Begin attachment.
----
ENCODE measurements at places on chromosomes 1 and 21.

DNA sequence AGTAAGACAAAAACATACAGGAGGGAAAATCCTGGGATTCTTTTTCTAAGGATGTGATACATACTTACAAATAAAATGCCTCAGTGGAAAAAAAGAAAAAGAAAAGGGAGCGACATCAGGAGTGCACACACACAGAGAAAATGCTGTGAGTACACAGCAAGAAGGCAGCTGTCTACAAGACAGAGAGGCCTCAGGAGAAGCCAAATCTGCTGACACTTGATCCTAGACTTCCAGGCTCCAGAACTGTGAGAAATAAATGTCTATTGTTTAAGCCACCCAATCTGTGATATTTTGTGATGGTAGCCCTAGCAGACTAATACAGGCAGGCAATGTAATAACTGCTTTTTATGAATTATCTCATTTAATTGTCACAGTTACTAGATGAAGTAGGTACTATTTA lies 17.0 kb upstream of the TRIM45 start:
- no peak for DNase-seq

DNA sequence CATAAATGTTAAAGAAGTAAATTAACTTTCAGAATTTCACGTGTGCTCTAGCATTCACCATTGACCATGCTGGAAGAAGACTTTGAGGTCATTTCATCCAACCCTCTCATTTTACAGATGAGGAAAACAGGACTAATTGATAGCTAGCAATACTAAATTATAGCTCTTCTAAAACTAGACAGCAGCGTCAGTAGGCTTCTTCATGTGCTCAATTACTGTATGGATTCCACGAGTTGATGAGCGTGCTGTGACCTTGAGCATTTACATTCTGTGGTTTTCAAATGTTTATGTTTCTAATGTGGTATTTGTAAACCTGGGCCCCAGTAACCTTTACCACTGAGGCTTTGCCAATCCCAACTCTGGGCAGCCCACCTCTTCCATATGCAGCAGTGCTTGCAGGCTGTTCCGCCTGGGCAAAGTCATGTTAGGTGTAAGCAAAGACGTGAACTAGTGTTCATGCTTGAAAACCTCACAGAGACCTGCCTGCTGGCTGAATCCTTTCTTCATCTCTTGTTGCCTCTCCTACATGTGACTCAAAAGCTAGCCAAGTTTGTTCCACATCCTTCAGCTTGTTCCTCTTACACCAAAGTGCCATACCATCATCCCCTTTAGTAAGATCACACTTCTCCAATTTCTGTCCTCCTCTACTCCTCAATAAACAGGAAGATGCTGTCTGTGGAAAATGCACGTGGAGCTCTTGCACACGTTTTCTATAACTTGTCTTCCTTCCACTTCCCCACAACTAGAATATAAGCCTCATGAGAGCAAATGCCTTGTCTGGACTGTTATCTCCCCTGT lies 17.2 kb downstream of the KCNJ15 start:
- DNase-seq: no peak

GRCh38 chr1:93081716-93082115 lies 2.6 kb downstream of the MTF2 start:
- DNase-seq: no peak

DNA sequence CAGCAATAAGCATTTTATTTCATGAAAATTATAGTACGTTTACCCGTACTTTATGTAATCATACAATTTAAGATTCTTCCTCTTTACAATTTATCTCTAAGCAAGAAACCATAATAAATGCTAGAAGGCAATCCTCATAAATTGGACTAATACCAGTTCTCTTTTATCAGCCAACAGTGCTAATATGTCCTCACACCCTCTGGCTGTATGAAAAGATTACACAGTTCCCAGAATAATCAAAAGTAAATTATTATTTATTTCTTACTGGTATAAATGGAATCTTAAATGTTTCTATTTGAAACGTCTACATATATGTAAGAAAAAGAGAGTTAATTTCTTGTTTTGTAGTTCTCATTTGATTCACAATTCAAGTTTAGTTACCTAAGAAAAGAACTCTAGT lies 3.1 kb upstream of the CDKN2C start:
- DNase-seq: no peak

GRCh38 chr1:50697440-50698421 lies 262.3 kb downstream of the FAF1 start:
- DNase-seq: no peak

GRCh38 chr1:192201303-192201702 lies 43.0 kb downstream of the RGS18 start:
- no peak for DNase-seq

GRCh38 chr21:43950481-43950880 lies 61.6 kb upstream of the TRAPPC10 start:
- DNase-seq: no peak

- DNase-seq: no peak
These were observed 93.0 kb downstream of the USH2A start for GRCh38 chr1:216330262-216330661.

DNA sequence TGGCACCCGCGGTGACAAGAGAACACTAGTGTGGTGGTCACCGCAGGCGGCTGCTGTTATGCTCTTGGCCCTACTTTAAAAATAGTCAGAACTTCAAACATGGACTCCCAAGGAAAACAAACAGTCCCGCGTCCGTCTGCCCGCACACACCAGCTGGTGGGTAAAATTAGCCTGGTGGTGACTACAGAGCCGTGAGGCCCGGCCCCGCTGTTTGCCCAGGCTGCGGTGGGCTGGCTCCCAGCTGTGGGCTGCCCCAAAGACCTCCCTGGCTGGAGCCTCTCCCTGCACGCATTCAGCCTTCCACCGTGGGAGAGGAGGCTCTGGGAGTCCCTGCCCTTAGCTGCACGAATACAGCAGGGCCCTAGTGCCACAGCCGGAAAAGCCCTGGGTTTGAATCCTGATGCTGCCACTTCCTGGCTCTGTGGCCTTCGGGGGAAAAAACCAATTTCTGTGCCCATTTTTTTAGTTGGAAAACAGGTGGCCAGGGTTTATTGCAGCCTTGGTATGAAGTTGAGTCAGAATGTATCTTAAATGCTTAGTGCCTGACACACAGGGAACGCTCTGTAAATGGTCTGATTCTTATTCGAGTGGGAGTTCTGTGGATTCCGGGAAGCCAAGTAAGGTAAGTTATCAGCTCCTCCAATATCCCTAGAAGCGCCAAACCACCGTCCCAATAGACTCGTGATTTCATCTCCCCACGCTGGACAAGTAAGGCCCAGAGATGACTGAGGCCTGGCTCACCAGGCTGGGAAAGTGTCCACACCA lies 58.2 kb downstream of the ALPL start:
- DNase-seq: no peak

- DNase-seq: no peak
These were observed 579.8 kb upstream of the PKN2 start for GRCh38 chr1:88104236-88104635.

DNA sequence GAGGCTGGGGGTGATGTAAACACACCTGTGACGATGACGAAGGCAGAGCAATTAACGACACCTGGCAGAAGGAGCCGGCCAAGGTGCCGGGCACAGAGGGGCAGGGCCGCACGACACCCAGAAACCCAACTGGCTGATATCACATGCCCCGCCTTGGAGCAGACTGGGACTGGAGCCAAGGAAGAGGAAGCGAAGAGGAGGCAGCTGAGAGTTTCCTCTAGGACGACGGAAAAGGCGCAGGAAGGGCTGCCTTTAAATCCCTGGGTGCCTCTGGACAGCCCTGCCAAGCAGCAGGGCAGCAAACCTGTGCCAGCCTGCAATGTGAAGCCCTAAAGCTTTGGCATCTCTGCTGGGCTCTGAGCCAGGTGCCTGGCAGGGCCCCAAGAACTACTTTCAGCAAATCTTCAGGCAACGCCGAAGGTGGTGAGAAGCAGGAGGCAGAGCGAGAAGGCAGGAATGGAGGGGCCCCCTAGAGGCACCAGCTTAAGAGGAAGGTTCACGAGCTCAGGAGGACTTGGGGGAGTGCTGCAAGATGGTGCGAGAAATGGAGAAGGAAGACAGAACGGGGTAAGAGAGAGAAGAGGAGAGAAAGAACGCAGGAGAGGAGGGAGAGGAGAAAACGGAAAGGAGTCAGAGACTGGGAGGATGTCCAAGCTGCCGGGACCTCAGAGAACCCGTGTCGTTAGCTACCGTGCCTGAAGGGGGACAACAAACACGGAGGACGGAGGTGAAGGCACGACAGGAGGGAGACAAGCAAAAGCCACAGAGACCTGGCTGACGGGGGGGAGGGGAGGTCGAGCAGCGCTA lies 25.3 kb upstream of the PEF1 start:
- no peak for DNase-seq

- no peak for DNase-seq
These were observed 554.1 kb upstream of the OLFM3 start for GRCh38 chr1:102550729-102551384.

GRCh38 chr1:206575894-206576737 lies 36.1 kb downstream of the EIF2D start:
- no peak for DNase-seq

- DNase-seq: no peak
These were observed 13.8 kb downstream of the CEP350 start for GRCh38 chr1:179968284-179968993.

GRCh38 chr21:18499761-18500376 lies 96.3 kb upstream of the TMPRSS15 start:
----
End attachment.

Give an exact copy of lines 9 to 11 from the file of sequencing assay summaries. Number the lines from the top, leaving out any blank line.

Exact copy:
- DNase-seq: no peak

GRCh38 chr1:50697440-50698421 lies 262.3 kb downstream of the FAF1 start:
- DNase-seq: no peak